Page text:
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Herein lie the "Lost" Boreas Files by Rockessence

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Author Topic: Herein lie the "Lost" Boreas Files by Rockessence  (Read 14096 times)
Janna Britton
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Posts: 187

« Reply #165 on: November 16, 2008, 03:49:36 am »

Two different mutations
Most studies for practical reasons have focused on lactase persistence in Europe, but lactase persistence is also common in certain tribes in Africa that have a history of dairying. Is lactase persistence in these people caused by the same mutation - as would seem likely - and has it been under positive selection as well? The first part of this question has been answered by Mulcare et al.13 Their paper shows that the putative causative allele 14 kb upstream from the lactase gene is not at frequencies high enough for it to be the causative allele in Africa, even when the inherent errors in lactose tolerance testing are taken into account. There could be two reasons for this - either the allele is not causative at all and is merely strongly associated with the causative allele, or in Africans lactase persistence is due to another mutation. The first reason is possible, especially given the high LD across the region - many polymorphisms within this region will be strongly associated with lactase persistence just by virtue of being on the same huge haplotype. But functional studies from two groups show that the putative causative allele is a gain-of-function mutation increasing the expression driven from the lactase promoter in reporter gene assays in a human intestinal cell line.14, 15 So what about the second reason - a different causative mutation in Africans? Intuitively, this seems unlikely, but given the powerful selective advantage of being lactase persistent any mutation is very unlikely to be lost by genetic drift. It is possible that another mutation in the same regulatory element, a different element, or even in a trans-acting transcription factor may be responsible for lactase persistence in Africans. The answer will only be found by further genetic analysis of this locus in Africans.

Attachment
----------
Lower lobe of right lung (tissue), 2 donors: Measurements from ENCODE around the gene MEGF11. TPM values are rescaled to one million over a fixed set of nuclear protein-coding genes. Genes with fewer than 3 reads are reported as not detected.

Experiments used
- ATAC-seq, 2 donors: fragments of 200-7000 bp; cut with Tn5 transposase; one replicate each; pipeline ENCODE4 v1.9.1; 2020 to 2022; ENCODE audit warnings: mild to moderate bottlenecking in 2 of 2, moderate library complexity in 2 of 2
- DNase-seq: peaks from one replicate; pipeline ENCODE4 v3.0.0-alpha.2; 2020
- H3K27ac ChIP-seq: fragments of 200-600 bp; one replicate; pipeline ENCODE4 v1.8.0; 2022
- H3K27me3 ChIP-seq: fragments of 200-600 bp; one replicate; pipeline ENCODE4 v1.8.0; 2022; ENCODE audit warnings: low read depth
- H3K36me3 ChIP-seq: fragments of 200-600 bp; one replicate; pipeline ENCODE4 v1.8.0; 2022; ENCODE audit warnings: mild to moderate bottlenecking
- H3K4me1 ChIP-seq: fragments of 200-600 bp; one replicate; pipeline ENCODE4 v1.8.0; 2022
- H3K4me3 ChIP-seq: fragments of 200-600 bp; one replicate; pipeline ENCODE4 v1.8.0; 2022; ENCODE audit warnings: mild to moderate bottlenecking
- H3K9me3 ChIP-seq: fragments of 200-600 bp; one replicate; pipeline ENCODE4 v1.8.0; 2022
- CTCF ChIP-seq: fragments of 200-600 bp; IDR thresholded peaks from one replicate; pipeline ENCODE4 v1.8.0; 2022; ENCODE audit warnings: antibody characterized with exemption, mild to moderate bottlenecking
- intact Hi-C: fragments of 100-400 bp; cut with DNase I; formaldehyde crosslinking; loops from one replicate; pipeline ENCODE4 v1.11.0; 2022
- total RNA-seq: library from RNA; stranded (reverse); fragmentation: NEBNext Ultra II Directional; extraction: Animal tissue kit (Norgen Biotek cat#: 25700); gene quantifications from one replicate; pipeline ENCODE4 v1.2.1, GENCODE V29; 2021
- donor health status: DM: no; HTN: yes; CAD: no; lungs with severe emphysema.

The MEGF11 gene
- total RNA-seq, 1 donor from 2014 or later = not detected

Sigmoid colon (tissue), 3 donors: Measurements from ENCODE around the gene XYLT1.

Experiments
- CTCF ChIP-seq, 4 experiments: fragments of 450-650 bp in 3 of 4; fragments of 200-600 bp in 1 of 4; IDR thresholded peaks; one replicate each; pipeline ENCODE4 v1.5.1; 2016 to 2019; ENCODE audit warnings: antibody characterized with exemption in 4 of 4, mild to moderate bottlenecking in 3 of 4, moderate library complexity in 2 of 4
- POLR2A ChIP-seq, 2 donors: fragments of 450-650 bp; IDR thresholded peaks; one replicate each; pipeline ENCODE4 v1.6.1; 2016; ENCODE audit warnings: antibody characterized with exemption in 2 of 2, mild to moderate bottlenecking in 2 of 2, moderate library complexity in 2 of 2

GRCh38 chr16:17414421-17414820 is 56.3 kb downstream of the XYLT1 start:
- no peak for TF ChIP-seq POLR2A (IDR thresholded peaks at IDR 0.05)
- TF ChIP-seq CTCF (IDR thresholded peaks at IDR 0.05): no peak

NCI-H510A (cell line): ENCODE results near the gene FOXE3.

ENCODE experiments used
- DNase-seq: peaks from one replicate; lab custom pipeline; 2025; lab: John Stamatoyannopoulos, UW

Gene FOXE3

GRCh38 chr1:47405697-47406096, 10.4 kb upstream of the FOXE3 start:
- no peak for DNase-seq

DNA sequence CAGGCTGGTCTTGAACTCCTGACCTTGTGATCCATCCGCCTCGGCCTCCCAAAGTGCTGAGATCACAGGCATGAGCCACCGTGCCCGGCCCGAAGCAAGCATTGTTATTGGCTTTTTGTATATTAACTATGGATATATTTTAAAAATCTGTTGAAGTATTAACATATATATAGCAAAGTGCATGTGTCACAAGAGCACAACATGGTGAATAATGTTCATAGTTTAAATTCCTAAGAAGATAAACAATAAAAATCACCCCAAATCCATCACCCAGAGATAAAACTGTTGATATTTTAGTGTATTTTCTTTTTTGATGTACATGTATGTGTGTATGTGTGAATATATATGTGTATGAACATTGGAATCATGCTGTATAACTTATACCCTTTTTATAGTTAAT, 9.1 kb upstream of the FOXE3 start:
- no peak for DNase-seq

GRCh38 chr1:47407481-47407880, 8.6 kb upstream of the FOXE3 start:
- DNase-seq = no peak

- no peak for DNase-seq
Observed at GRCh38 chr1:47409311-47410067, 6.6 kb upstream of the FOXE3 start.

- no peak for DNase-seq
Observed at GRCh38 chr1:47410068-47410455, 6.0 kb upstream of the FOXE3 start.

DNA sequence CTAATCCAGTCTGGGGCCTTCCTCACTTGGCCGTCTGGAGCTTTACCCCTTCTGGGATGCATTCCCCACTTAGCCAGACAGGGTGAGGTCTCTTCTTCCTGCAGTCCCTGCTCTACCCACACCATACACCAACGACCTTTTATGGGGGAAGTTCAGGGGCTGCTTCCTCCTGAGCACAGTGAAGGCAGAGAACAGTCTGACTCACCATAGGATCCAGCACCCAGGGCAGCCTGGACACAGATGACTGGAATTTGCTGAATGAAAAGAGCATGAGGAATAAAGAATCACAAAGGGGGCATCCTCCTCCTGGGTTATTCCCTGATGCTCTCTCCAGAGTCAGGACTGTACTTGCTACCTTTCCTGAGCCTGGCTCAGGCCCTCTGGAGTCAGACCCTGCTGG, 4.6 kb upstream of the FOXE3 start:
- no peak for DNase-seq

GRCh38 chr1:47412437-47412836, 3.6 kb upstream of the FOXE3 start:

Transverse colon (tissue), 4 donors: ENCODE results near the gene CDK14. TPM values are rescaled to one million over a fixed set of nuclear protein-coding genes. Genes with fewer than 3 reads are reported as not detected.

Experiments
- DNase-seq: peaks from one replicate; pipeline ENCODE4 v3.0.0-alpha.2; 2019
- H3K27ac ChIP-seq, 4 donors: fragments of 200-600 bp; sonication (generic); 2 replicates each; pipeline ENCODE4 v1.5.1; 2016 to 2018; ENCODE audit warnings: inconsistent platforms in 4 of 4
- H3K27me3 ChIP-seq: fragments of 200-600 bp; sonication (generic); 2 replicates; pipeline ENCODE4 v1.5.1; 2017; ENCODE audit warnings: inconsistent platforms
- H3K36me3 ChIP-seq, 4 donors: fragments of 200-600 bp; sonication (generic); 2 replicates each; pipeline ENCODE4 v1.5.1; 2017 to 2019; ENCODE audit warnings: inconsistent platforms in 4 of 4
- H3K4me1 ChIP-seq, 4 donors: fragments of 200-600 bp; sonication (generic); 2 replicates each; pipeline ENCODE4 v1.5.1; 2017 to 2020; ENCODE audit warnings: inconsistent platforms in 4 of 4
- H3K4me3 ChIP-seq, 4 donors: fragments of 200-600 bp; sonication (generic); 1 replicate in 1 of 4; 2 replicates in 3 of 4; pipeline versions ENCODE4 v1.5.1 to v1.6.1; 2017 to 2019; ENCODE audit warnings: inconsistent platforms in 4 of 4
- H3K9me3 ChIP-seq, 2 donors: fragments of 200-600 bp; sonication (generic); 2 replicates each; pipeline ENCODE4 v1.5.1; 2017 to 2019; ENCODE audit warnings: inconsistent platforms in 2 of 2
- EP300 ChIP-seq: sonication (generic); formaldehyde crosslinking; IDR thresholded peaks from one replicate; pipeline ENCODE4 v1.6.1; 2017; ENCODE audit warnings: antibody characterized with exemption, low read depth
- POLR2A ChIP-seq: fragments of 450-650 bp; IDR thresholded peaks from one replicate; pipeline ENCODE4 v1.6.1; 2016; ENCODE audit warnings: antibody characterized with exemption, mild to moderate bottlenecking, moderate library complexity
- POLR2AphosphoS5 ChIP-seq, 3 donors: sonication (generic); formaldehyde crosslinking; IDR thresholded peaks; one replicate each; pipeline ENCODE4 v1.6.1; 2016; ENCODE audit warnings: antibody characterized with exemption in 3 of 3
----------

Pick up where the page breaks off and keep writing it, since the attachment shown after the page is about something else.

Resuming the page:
Mendelian composits
As well as examining the role of this polymorphism in human evolution, this work provides an interesting case study for those concerned with finding alleles that confer susceptibility to common disease. In this case, we have a clear clinical phenotype (lactose tolerance) with a very strong well-defined Mendelian genetic component (lactase persistence/nonpersistence polymorphism), and a well-defined 'candidate' gene (LCT, lactase). Despite these factors, the causative polymorphism has proved difficult to discover, and the most likely causative polymorphism is located 14 kb away in an L2 repeat within an intron of another gene. Added to this, if this polymorphism is causative, then it is not the causative polymorphism in all populations. If there is a lesson to be learned from this, it is that the genetics of complex disease are likely to be very complex indeed.

European Journal of Human Genetics (2005) 13, 267-269. doi:10.1038/sj.ejhg.5201297 Published online 15 December 2004.


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